On March 14, 2011 we commented on a blog posting by Victoria Strauss which appeared to imply that the delays in the Florida Attorney General’s case against Strategic Book Group may be the result of defense strategies. Strauss stated, “Suits like this often bog down in defendants’ delaying tactics, such as attempted venue changes, appealing court rulings, and firing lawyers in order to trigger a 90-day delay while a new lawyer gets up to speed.” This statement appears both on her blog and on her Facebook page. This statement was challenged on both sites by an individual who queried Strauss further: “Is that what is actually happening? Are you saying that Fletcher is delaying, using attempted venue changes, appealing court rulings (What rulings? Have there been any?) and firing lawyers to trigger a 90 day delay? It would help a lot to stay on point instead of making implications (i.e., state what you know). If you don’t know anything just say so. There could be judicial delays, administrative delays or a lack of evidence preventing further prosecution of the case. Why are [you] so quick to blame delays on the ‘defendants’?” Strauss, who has remained silent, has not replied to either of these inquiries and has not posted any primary source material to demonstrate that this strategy was being utilized by the defendant, Strategic Book Group.
Today, March 19, 2011, there appears to be a reply from Robert Fletcher, Strategic Book Group President, to the poster’s query on Strauss’ Facebook page: “I’ll help you. It’s lack of evidence and we have filed/are filing 12 motions for sanctions 57.105 which in Florida is the ‘frivolous lawsuit” counterclaim and we are filing the first of 12 defamation suits against the AG when we return from our very successful exhibition at the Abu Dhabi and Bologna book shows where it appears that we have sold at least a dozen foreign rights contracts for our authors.” We will be working to verify and confirm that the reply is in fact Robert Fletcher.
Fletcher has been down this defamation road before and did have a case thrown out previously. While it was claimed a victory by Strauss and her associates, including Ann Crispin and James D. MacDonald, Fletcher blamed his lack of prosecution on a lack of resources. Regarding the Florida Attorney General’s current case, whether it’s a “defensive delay” or a “lack of evidence” remains to be seen. We would encourage both Strauss and Fletcher (assuming the reply above is valid) to provide us documentation to support their claims. There is an obvious difference of opinion here that requires supportive documentation to substantiate the veracity of these statements. We welcome the opportunity to make this documentation available to our readers. Mrs. Strauss? Mr. Fletcher? There’s an open door here. Either provide us with the information or point us in the right direction to secure this documentation.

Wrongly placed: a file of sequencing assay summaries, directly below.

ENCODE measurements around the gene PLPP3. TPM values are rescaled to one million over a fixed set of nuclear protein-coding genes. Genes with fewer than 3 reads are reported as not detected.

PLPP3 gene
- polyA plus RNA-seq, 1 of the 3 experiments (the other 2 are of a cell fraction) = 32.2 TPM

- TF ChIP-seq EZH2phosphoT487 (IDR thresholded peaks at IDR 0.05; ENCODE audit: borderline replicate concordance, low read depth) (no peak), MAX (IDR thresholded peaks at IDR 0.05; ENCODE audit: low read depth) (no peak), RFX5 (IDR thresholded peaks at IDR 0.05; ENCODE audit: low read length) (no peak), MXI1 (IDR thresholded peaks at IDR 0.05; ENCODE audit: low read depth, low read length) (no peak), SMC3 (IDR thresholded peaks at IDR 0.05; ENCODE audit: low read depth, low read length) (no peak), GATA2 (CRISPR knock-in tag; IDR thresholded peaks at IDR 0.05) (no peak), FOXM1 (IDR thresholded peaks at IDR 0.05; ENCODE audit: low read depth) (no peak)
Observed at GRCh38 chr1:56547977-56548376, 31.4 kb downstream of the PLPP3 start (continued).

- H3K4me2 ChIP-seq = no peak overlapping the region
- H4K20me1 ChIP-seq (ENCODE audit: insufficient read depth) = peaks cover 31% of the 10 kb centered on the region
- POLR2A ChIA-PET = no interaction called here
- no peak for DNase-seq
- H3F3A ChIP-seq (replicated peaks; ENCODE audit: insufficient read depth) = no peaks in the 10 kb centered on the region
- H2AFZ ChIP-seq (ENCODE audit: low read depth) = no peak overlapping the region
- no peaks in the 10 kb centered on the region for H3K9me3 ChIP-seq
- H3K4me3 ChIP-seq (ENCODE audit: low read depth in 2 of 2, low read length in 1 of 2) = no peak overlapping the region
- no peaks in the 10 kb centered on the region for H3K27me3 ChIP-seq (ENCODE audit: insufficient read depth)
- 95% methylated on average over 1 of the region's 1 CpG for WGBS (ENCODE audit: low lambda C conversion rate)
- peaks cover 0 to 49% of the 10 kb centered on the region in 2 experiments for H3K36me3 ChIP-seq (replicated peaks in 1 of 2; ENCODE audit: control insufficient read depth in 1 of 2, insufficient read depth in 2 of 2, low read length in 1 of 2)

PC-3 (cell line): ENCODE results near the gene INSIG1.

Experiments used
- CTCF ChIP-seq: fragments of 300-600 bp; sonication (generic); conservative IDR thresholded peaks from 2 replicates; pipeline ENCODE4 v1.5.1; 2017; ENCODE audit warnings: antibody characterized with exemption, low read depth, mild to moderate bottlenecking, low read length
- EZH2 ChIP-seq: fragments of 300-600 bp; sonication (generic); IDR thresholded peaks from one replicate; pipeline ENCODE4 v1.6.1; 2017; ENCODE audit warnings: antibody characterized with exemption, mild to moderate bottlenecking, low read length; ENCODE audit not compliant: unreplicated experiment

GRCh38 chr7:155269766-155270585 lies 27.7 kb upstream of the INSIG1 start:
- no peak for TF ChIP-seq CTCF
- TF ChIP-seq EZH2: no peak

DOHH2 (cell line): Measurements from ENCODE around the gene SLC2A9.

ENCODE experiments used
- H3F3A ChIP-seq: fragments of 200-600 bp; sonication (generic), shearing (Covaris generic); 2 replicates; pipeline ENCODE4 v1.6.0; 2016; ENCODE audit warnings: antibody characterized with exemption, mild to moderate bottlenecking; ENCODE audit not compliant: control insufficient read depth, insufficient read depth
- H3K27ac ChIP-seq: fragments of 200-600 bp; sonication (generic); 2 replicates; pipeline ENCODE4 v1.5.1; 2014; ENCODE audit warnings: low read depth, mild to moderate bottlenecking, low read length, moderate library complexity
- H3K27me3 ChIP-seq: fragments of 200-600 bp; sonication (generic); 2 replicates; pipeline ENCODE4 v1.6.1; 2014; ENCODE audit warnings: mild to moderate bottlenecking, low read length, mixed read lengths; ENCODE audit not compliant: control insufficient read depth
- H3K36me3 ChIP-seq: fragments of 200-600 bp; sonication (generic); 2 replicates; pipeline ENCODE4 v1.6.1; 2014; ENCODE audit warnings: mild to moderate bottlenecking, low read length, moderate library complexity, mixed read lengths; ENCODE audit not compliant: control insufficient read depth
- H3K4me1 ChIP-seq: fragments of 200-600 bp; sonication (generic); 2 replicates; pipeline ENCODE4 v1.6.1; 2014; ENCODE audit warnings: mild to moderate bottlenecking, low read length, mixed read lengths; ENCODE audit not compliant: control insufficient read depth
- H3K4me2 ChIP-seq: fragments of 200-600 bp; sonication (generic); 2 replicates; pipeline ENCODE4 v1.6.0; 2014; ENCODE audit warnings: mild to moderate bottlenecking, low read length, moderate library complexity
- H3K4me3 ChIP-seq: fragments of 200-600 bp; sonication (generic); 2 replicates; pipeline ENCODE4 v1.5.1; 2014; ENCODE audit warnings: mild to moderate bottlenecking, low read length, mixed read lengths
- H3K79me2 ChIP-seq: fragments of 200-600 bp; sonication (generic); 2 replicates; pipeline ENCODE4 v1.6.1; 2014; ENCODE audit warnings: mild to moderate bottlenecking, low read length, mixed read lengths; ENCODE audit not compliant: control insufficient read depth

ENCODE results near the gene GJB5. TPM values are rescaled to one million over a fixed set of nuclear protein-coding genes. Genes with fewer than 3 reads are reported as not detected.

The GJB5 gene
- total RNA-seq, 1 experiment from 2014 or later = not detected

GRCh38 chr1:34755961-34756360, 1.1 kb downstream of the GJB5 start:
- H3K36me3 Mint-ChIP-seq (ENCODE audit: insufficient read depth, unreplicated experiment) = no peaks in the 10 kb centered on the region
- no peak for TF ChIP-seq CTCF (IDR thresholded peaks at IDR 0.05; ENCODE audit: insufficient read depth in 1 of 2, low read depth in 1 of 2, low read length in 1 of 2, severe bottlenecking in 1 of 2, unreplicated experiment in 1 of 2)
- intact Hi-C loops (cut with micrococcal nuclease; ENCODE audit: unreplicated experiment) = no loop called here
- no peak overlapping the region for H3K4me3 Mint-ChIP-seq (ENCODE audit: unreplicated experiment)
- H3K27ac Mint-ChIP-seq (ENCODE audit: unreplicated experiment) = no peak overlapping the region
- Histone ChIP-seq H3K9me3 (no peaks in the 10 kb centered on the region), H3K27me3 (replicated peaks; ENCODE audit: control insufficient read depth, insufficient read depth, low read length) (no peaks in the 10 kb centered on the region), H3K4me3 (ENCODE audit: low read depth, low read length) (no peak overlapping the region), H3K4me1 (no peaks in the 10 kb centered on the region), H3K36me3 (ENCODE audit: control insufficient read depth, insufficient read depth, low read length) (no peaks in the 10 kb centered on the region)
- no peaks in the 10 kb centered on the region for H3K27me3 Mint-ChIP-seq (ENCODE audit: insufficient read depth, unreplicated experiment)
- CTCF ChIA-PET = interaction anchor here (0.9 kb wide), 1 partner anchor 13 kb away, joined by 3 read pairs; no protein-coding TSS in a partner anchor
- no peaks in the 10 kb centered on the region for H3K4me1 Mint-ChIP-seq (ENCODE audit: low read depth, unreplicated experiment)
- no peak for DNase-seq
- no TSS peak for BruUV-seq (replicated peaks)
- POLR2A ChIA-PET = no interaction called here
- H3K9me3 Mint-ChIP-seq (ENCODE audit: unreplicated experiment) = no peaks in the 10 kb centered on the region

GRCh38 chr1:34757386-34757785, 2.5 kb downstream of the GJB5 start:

These postings do raise the following questions and can be readily proven with documentation:
Has Strategic Book Group engaged in delaying tactics?
Has Strategic Book Group requested a change of venue?
Have there been any court rulings in the Florida Attorney General’s case against Strategic Book Group? If so, what are they and were they appealed?
Has Strategic Book Group fired any of its lawyers and thereby creating 90-day delays in the proceedings to allow its lawyers to get up to speed?
Is the delay in prosecution of the case against Strategic Book Group the result of a lack of evidence?
What is the scope of sanctions imposed under 57.105 which in Florida is the “frivolous lawsuit”?
Considering the developments in the Cretella v. David L. Kuzminski (Predators and Editors) case, one has to begin to wonder where this case will eventually head. For the sake of argument, assume that the Florida Attorney General’s case is found to be frivolous, what sanctions, if any, could be imposed on the Attorney General’s Office? What liability, if any, ultimately rests on those that encouraged and solicited the submission of the frivolous information? What liability, if any, ultimately rests those that actually submitted the frivolous information? What liability, if any, ultimately rests those that have disseminated the frivolous news throughout the internet and industry related blogs . . . and continue to do so?